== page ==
Kendrick Lamar Makes Waves

Paul Benjamin, Staff Writer

kendrick“From a peasant, to a prince, to a motherfucking king,” screams Kendrick Lamar on his hit funk song “King Kunta.” Lamar’s To Pimp a Butterfly is nothing short of a masterpiece. On his third album release, King Kendrick has demonstrated to the world his potential as a thriving poetic black man and wants to be certain his voice is heard within the hustle and bustle of current times. In a short four years, Lamar’s discography has included a plethora of hits, and his gifted musical touch shows no sign of letting up.
Before To Pimp a Butterfly, Kendrick’s status as one of the top artists in all of music still resided. Now, he’s asserted his dominance with this mammoth album, earning praise from across the world in only a short month. Reviews from various sources give the album no less than a 9/10, even Metacritic gave it a 97/100, a feat almost impossible to attain from the highly critical media curator.
This isn’t a review of the album however, this is to discuss how much of an impact a true virtuoso has made within such a short amount of time.
If you don’t listen to Kendrick Lamar’s music, now is a perfect opportunity to do so. His beats and lyricism are pure genius, uniquely made to single himself out of the “pop/hip-hop” trend, prevalent in many other artists’ music today. Lamar grew up in the gritty streets of Compton, CA, a ghetto where gang violence is a major problem. He is one of the few to make it out of the ghetto with success and wants his story to be heard. His previous album, good kid, m.A.A.d. city, is the story of how he made it out of the ghetto and into the limelight, and To Pimp a Butterfly discusses his emotions, qualms, rage, sympathy and experiences since he’s been at the top of the rap game. One issue he tackles on the song “Institutionalized” is how he took his friend from the ghetto to an award show littered with wealthy celebrities. He speaks as his friend, saying that these people have too much money and power while his neighbors are starving, poor and living inhumanely. The friend wants to steal from these wealthy people and Lamar comes to realize what he has become, feeling he’s betrayed his roots.
Another issue prevalent on the album is how Lamar is struggling to not give into the flashy lifestyle of celebrity. On the interlude “For Sale?” he introduces the character named Lucy, a nickname for Lucifer, the devil. Once again, he speaks as this character who is trying to persuade Lamar to give into the celebrity lifestyle and forget about his past struggles.
He battles the demons he has come to face within his “pimped out” lifestyle. Throughout the album, he is being torn between rich and poor, power and greed, and elaborately explains all of the struggles he faces with every ingenious lyric. Many other issues are dealt with throughout the 16 song tracklist.
To Pimp A Butterfly could have just been another good kid, m.A.A.d. city, where he made a lot of hit songs that were also unique to his style. This would have been completely fine, but Lamar looked past wanting popularity and instead vied for solidification as a genre-changing artist. He took it one step further by incorporating the styles of jazz, blues, funk, bop and swing, and these are only just a few of the many varying genres heard on the album. The sheer genius Lamar brought forth while in the studio could not have been more perfect and could not have come at a better time.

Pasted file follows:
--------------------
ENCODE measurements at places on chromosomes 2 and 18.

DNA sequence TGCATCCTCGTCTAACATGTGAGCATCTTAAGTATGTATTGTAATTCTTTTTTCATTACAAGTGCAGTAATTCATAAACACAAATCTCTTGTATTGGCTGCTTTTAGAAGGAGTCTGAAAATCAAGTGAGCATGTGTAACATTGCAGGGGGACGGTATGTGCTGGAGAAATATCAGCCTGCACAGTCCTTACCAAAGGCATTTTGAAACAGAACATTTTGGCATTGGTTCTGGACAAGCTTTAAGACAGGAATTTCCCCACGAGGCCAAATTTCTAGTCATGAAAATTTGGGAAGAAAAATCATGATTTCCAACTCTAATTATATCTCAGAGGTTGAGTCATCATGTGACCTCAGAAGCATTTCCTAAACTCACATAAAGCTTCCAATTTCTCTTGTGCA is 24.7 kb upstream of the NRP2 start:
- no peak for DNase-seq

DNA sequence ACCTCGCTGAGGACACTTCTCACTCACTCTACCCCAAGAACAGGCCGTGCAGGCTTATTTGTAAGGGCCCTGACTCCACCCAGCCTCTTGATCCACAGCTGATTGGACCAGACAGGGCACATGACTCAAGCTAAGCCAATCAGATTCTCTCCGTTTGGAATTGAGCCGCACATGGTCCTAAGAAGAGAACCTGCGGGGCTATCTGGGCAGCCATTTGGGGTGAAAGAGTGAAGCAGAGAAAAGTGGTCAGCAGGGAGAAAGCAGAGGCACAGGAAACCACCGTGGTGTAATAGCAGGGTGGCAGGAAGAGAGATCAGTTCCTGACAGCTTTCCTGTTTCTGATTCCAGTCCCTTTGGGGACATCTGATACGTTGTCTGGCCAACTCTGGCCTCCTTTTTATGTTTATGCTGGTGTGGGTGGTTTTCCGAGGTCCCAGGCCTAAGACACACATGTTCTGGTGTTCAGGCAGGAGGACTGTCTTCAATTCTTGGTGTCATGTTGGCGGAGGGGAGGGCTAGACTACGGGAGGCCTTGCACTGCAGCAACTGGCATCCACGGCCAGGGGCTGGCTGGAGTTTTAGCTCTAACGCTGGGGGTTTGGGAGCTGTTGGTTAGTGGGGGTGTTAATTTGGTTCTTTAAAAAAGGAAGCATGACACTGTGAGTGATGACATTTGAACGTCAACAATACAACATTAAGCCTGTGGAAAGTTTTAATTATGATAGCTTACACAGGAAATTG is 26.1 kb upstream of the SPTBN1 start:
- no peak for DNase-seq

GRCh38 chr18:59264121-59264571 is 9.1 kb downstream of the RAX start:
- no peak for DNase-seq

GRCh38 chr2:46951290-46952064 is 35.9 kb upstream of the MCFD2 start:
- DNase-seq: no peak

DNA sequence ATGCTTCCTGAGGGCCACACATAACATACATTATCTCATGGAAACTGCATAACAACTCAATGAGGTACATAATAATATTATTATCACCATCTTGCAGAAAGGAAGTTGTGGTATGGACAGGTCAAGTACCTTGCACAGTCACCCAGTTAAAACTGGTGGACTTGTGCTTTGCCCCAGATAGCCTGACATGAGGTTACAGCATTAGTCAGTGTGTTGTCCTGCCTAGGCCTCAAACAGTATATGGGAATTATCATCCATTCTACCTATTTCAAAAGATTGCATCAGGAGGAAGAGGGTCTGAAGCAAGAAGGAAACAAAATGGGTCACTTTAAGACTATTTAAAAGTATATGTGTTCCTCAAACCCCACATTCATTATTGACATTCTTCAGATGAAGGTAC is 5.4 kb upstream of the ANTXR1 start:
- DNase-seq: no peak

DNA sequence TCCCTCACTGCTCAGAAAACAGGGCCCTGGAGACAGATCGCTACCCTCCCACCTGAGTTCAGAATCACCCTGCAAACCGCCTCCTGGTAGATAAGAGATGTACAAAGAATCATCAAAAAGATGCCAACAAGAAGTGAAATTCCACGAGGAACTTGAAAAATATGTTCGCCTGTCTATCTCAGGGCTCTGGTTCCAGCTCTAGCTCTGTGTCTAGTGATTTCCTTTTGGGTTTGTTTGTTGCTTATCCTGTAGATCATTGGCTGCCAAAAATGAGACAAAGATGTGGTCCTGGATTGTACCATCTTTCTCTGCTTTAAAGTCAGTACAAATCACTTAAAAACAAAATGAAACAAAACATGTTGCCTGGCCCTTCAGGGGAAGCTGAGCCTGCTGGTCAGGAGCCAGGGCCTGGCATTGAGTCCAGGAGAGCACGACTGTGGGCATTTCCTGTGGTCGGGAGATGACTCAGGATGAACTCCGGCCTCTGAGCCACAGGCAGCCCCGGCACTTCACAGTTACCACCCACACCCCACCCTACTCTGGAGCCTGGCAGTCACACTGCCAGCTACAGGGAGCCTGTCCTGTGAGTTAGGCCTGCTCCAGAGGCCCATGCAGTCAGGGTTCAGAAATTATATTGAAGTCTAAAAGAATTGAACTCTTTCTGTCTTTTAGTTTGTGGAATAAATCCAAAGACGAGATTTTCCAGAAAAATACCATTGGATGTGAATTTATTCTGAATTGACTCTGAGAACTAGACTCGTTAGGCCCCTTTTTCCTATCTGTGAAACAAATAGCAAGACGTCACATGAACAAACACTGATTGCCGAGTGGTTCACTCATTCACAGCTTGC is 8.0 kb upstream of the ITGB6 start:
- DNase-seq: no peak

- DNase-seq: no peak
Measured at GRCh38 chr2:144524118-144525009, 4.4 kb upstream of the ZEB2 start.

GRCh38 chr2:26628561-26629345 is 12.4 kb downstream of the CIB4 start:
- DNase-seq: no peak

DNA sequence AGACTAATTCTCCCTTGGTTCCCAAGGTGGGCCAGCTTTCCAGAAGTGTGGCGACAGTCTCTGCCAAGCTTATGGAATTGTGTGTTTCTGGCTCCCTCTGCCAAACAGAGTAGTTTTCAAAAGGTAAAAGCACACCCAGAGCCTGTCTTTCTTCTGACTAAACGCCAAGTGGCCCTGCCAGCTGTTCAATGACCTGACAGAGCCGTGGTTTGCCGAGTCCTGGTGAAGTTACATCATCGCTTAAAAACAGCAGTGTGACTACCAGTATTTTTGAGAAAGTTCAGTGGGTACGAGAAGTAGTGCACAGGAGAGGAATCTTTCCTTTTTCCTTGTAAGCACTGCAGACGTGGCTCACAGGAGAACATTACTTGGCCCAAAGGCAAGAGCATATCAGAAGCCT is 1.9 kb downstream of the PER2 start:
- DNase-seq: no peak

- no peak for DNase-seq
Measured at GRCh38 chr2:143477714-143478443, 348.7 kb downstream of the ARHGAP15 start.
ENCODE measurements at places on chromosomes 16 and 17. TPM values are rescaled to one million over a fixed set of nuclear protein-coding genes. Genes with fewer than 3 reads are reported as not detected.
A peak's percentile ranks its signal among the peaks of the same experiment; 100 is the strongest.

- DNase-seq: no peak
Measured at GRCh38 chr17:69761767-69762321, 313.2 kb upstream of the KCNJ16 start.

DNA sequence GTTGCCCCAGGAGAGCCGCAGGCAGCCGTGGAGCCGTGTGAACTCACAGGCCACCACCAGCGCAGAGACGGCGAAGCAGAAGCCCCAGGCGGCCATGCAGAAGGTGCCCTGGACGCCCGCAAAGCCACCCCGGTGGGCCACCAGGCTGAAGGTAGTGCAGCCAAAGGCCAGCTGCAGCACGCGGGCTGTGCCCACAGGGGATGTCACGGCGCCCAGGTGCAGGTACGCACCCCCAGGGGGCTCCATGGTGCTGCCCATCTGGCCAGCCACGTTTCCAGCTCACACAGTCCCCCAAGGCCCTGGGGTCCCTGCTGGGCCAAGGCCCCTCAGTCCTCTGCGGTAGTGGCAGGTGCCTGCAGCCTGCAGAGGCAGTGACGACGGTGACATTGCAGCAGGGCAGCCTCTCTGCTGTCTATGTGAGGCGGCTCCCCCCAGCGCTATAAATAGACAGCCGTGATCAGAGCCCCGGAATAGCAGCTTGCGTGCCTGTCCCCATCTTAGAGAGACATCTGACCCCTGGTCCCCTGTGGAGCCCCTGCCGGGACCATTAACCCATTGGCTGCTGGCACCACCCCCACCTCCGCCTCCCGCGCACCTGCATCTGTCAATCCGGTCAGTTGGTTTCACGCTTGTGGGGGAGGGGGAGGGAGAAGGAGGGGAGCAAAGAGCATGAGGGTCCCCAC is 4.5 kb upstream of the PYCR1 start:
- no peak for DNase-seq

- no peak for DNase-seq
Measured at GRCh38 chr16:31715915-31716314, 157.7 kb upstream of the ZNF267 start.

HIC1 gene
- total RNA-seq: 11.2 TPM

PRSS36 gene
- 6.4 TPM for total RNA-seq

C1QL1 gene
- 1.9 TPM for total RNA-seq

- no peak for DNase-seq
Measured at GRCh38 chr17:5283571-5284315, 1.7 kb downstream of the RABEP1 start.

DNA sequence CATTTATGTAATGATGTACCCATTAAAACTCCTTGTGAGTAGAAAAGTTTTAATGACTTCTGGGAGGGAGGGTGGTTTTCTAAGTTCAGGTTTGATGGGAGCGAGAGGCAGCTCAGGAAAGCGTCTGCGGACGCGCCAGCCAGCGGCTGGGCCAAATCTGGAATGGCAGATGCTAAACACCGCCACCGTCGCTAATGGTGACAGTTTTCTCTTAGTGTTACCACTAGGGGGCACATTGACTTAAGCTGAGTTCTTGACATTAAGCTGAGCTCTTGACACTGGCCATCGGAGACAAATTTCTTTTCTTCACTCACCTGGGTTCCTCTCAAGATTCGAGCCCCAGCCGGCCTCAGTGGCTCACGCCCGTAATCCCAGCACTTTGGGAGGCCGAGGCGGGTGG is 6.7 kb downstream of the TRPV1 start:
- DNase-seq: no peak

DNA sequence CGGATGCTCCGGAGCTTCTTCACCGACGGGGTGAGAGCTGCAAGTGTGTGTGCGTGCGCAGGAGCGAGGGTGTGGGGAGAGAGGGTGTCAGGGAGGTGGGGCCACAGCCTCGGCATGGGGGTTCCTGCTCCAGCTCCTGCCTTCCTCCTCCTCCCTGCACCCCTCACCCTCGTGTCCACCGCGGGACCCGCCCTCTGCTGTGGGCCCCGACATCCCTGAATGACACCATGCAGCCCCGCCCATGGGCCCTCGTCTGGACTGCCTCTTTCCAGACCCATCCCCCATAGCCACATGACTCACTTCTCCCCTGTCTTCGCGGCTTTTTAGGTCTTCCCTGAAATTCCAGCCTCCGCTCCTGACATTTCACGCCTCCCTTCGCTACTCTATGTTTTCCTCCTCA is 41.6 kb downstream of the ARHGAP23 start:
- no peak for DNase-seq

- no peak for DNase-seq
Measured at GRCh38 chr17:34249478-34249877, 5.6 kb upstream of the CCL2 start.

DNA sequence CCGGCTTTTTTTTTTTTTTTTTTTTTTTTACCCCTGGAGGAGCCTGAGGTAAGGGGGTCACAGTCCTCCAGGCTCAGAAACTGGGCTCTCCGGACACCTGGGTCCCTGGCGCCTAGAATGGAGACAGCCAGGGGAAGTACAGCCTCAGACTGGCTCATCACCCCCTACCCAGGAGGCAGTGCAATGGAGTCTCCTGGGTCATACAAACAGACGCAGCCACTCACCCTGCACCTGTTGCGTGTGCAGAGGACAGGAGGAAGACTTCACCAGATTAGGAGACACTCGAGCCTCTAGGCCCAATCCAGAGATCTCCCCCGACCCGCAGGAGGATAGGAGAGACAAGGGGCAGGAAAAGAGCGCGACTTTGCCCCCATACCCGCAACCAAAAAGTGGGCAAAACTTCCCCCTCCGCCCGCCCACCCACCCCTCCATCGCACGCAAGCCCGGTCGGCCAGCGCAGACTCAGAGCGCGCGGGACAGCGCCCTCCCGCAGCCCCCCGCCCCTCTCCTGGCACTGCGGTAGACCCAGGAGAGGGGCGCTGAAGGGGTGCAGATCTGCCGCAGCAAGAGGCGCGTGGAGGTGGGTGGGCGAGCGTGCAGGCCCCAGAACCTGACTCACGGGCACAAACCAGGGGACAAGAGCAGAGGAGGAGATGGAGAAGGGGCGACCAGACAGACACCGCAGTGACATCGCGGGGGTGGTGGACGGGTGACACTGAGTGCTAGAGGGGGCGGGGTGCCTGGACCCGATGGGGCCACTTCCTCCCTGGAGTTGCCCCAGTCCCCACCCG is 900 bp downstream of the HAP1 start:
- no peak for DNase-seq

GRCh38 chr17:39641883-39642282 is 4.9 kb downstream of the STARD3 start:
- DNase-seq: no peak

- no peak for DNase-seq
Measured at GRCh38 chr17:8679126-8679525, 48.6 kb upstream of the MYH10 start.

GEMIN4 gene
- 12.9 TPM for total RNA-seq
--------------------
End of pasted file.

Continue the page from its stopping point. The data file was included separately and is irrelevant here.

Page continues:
Only truly complex forms of art are taught at the university level. For example, I’m currently in a Shakespeare class. But because of how intricate, emotional and inspirational Lamar’s albums are, he has managed to inspire college courses based off his work in a mere three years.
In 2014, Professor Adam Diehl began a course which analyzes good kid, m.A.A.d. city at Georgia Regents University. The course also includes readings from the poet James Joyce, as well as an in-depth look at the film Boyz N the Hood.
Professor Brian Mooney began teaching To Pimp a Butterfly as soon as he could. He incorporated the album with the unit he was currently teaching, which discussed the novel “The Bluest Eye.” This novel is about the inner turmoil that comes about in the daily lives of the main characters. The main idea is oppression by the “white man” who holds higher power in our society. This parallels one of the themes of To Pimp a Butterfly, which is why Mooney decided to begin teaching this album.
Artistry is at an all-time high in today’s society, as increasing numbers of people are able to freely create and express their ideas with the push of a button. But many are also very poor, even in America, and are not afforded the opportunity to express their world to know their creativity and intentions. If Lamar had not left Compton, the world may not have ever been blessed with his intricate and elaborate songs. Kendrick is living proof that a will to do something can take you a long way, just as long as you are willing to put in the work.
Kendrick Lamar has forever cemented his name in the rap game, as well as the entirety of black culture. To Pimp a Butterfly can immediately be considered a poetic, musical work of art upon an initial listening. People should start noticing the advantages they have to exert their creativeness because a black man who started with almost nothing is at present, arguably the voice of a generation.

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